a bat, a ball, and thou

The Bee and I went out into the backyard today and practiced baseball. We couldn’t find the bat, so we just used a cardboard tube. In my first at-bat, I hit the ball so hard that the tube broke, which the Bee found hilariously funny. We fixed it with some strapping tape, and headed back out into the yard, where she ‘beat’ me, 12 to 5.
I hate exercise, but the one thing I can’t do is have my kids grow up knowing that. The down side of being a lifelong reader is that I find it really hard to motivate myself to exercise, because it’s just so damn boring. I’ve never been able to read while exercising, and I find that so incredibly disappointing that I almost never do any.

I struggle to find ways to exercise with my kids, so that they will think of it as something important and fun. It’s hard, since I don’t find it fun at all, but I don’t want them to know that. And it’s more fun to play with my kids than to ride on the exercycle, or do wretched exercise tapes. I tried to get the Bee interested in doing yoga at one point, but it didn’t really work out.

It’s funny, because my dad was one of the original runners. Before people ran, before jogging was a common form of exercise, my dad was a runner. My dad always ran in the morning, before he went to school. He’d get up at like 4 a.m., put on his clothes (including some amazing ensembles in the winter), and run for miles. My dad always went to work really early, but on weekends, he’d run later, and he’d come back when we were all sitting at the kitchen table, eating breakfast. He’d be all sweaty, no matter the temperature. In the winter sometimes he’d have icicles on his mustache.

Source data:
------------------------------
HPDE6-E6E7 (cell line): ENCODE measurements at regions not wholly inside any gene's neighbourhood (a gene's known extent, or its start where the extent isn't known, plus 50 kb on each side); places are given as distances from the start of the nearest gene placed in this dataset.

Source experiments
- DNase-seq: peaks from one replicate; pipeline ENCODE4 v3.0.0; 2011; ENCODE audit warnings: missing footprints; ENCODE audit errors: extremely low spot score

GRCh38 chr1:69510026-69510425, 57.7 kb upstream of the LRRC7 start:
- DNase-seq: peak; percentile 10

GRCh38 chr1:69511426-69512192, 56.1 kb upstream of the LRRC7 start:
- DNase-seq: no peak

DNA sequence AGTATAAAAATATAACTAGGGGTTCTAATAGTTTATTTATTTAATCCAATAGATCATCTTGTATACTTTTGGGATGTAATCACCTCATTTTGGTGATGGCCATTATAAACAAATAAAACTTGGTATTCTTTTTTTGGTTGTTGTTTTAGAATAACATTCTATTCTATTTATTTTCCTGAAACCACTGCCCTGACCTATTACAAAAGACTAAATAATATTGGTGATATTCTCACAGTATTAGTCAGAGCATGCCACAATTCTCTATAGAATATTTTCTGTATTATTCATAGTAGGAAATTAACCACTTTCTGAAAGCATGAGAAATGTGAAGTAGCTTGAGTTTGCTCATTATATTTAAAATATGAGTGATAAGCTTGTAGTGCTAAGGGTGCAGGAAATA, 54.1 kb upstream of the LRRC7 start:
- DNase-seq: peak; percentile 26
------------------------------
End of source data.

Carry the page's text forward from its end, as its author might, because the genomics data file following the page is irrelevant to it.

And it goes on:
All of my brothers were distance runners, but I was only ever a sprinter. An early case of asthma kept me from cross-country (and just might have something to do with my lifelong aversion to exercise), but I was decent at the 50- and 100-yard dashes (yes, they still measured in yards, back in the day). I did a lot of field events, particularly the long jump. As a kid, I played softball and basketball, and my brothers played soccer.

I’m thinking about asking the Bee if she wants to play tee-ball this spring. It’s only a matter of time till she’s actually better than me, and she might as well use that to her advantage.


February 19, 2006. random other things. 9 comments.

Anne at the Barely Attentive Mother has an interesting post up about an experiment she’s trying out called The Momorandum. Basically, it’s an attempt to track the many posts out in the parenting blogosphere that overlay politics and parenting. Go on over there and check it out, and if you like it, link it.

Those are some of my favorite moments in reading other people’s blogs–the conversations that go on about things like the domestic politics of how housework gets divided, or who still takes off the most time with sick kids. If you’re interested in those topics too, check out Elizabeth at Half Changed World, Chip at Daddychip, the writer mamas of MamasInk, Miriam at Playground Revolution, and the eponymous writer of Bitch PhD (although I find it hard to believe that you’re not reading her already, given her ability to get hundreds of comments in the space of hours).

February 19, 2006. meta. 1 comment.